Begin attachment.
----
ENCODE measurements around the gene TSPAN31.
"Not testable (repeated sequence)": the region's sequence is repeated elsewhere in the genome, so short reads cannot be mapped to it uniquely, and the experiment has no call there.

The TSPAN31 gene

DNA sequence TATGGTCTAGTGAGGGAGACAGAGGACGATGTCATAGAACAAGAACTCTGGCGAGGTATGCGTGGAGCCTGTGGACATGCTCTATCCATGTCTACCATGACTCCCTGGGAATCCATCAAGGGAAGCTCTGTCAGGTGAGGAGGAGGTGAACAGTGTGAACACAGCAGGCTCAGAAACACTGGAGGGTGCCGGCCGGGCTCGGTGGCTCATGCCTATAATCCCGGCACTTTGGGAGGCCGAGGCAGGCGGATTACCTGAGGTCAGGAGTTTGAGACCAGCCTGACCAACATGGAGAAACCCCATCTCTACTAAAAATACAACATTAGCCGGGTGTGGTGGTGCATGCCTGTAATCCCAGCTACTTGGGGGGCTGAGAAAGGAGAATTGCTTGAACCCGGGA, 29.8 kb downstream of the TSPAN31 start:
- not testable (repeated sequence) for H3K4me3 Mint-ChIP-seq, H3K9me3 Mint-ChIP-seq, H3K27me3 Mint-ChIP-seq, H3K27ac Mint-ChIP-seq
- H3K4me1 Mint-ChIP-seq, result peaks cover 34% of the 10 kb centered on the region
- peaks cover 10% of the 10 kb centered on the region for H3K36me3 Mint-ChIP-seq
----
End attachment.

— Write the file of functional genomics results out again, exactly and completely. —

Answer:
ENCODE measurements around the gene TSPAN31.
"Not testable (repeated sequence)": the region's sequence is repeated elsewhere in the genome, so short reads cannot be mapped to it uniquely, and the experiment has no call there.

The TSPAN31 gene

DNA sequence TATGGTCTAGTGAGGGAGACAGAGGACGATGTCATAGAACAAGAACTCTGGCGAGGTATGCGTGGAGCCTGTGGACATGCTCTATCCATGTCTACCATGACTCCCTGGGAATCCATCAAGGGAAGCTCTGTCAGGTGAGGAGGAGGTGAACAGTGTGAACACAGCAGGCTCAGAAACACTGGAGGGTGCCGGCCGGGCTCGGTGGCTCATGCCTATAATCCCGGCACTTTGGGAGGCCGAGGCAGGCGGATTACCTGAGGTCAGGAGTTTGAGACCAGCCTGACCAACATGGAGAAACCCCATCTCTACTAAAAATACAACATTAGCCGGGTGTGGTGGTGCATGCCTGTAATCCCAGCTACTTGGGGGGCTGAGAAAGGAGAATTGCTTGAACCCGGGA, 29.8 kb downstream of the TSPAN31 start:
- not testable (repeated sequence) for H3K4me3 Mint-ChIP-seq, H3K9me3 Mint-ChIP-seq, H3K27me3 Mint-ChIP-seq, H3K27ac Mint-ChIP-seq
- H3K4me1 Mint-ChIP-seq, result peaks cover 34% of the 10 kb centered on the region
- peaks cover 10% of the 10 kb centered on the region for H3K36me3 Mint-ChIP-seq